It was into Molise that we headed first on Tuesday 8th March, driving through countryside that reminded us of Umbria, with rolling hills planted up with fields of young, bright green wheat. In every town and village we passed, people were carrying sprigs of yellow mimosa, and a few youngsters were out and about in fancy dress. We had completely lost track of time though, and didn’t realise until much later that it was, in fact, Shrove Tuesday! By early evening we reached Larino, with its small, but appealing old town, overlooking a ravine. Unfortunately the cathedral was closed, so we had to make do with its splendid Gothic exterior. We had a wander around the winding mediaeval streets. Some houses on the main thoroughfares were very well restored, but our impression from the crumbling backstreets was that a lot of the town seems to be held together by scaffolding. A car park on the edge of the old town proved a comfortable overnighting place, even if it was a bit chilly at -3°C.


On Wednesday 9th March we headed down to the coast, driving past lidos with long sandy beaches, on our way into the next province, Abruzzo, where our first stop was the town of Vasto. We reached Vasto Marina first which is a seaside lido area with a wealth of villas in a great variety of styles from the late 19th century to early 20th, and all so much more interesting than the bland modern holiday apartments. Strangely, not all of these villas were in a good condition. You’d have thought they’d be highly sought after with their sea-front views. High above, the old town was compact and elegant, with vestiges of gates, fortifications and a titchy cathedral. One of the palaces wouldn’t have looked out of place in Venice.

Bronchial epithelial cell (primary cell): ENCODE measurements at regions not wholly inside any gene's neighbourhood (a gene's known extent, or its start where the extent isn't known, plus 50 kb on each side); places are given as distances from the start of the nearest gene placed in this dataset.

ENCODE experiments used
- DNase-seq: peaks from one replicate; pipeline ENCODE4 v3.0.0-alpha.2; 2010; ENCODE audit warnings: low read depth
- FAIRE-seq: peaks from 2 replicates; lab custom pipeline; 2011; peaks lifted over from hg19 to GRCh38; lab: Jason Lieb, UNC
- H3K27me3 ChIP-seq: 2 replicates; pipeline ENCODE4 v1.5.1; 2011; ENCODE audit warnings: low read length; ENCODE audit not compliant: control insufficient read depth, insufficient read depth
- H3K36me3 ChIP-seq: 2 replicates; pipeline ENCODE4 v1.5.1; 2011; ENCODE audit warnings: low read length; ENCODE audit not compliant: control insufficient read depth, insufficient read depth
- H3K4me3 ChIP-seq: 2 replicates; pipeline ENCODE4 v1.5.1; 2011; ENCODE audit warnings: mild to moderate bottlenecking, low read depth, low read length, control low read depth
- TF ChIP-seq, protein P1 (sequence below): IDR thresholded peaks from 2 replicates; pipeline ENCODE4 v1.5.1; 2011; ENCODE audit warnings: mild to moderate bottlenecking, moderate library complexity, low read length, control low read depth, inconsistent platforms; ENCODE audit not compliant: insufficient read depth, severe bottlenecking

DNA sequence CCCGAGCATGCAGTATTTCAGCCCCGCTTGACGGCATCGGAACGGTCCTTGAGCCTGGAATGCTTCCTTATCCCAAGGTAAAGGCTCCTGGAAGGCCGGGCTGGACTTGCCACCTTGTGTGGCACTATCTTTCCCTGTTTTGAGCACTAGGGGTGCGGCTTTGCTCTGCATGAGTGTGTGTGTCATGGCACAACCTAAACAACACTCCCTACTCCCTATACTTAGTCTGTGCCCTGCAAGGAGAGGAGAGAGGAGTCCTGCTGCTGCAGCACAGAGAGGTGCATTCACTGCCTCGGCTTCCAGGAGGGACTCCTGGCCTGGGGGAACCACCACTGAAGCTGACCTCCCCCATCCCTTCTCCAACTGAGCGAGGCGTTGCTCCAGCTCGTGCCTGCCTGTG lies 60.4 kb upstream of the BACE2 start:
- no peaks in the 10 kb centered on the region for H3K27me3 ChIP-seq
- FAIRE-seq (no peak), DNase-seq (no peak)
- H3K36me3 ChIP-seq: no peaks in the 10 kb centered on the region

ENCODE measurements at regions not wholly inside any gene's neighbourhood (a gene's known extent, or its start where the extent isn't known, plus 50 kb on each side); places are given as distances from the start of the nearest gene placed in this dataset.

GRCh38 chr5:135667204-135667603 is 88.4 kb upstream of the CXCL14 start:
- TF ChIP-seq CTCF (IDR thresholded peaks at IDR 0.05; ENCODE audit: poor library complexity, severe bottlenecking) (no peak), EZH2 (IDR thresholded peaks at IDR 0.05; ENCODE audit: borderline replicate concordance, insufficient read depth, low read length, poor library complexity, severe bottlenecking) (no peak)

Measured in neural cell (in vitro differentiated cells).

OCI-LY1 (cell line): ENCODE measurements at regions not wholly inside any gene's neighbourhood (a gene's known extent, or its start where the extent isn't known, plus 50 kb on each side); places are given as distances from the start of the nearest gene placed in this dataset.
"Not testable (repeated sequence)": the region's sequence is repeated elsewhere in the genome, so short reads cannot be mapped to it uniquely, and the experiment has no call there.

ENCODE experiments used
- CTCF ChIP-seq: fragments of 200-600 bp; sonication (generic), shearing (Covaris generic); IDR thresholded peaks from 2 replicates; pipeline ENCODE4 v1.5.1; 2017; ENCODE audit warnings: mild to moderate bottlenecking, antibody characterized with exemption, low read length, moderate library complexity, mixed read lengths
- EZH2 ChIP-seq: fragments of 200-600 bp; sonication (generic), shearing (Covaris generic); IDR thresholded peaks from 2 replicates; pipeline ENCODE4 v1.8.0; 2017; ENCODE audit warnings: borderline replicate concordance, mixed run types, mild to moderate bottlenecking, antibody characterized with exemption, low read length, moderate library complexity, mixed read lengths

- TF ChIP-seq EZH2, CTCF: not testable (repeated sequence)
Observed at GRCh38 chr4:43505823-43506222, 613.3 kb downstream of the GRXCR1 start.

Vasto – old town and coast

We found a quiet spot to park up for the night just up the coast at Casalbordino Lido, where the far end of the beach petered out by a river mouth. All the holiday complexes were closed, but were showing signs of preparation for the coming season, with workers sprucing the places up. Still, no-one seemed bothered by us parking outside, though we guess once they are up and running this attitude might change. After a cold night, where temperatures once again dipped below zero, Thursday 10th March dawned beautifully sunny, tempting Rob to try fishing. The result was no fish, a lost Norwegian lure, but on the plus side a bowlful of mussels for our evening meal – the coastline here being home to large colonies just waiting to be foraged for.

Casalbordino Lido

The coastline after Vasto is promoted as the ‘Trabucco Coast’, and you can easily see why as in some places these fishing platforms stand every few hundred metres. They differed slightly to the ones we’d seen off the Gargano coast, in that they are constructed entirely over the water, rather than protruding out from the shore, and entry onto them is via a lengthy stretch of fairly precarious looking planking. We thought we could even spy some kind of similar but taller platforms way off the shore out at sea, but since we somehow forgot to bring our binoculars away with us we couldn’t really be sure what they were.

Abruzzo trabucchi